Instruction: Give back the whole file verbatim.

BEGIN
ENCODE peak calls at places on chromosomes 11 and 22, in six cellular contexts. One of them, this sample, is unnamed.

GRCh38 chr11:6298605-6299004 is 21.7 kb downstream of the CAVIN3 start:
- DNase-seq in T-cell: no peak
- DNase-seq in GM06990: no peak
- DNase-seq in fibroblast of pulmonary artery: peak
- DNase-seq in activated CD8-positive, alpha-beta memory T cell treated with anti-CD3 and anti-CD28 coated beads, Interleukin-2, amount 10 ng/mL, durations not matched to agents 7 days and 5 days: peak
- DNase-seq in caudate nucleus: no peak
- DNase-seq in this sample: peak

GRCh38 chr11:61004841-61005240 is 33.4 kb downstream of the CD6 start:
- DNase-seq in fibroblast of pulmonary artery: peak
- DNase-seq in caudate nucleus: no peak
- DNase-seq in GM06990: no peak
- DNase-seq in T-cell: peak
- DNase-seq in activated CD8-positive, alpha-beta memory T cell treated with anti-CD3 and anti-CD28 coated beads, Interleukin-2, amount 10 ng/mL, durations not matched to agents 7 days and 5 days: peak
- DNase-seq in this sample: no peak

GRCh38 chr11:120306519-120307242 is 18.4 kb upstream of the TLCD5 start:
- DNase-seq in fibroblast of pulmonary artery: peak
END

ENCODE peak calls at places on chromosomes 11 and 22, in six cellular contexts. One of them, this sample, is unnamed.

GRCh38 chr11:6298605-6299004 is 21.7 kb downstream of the CAVIN3 start:
- DNase-seq in T-cell: no peak
- DNase-seq in GM06990: no peak
- DNase-seq in fibroblast of pulmonary artery: peak
- DNase-seq in activated CD8-positive, alpha-beta memory T cell treated with anti-CD3 and anti-CD28 coated beads, Interleukin-2, amount 10 ng/mL, durations not matched to agents 7 days and 5 days: peak
- DNase-seq in caudate nucleus: no peak
- DNase-seq in this sample: peak

GRCh38 chr11:61004841-61005240 is 33.4 kb downstream of the CD6 start:
- DNase-seq in fibroblast of pulmonary artery: peak
- DNase-seq in caudate nucleus: no peak
- DNase-seq in GM06990: no peak
- DNase-seq in T-cell: peak
- DNase-seq in activated CD8-positive, alpha-beta memory T cell treated with anti-CD3 and anti-CD28 coated beads, Interleukin-2, amount 10 ng/mL, durations not matched to agents 7 days and 5 days: peak
- DNase-seq in this sample: no peak

GRCh38 chr11:120306519-120307242 is 18.4 kb upstream of the TLCD5 start:
- DNase-seq in fibroblast of pulmonary artery: peak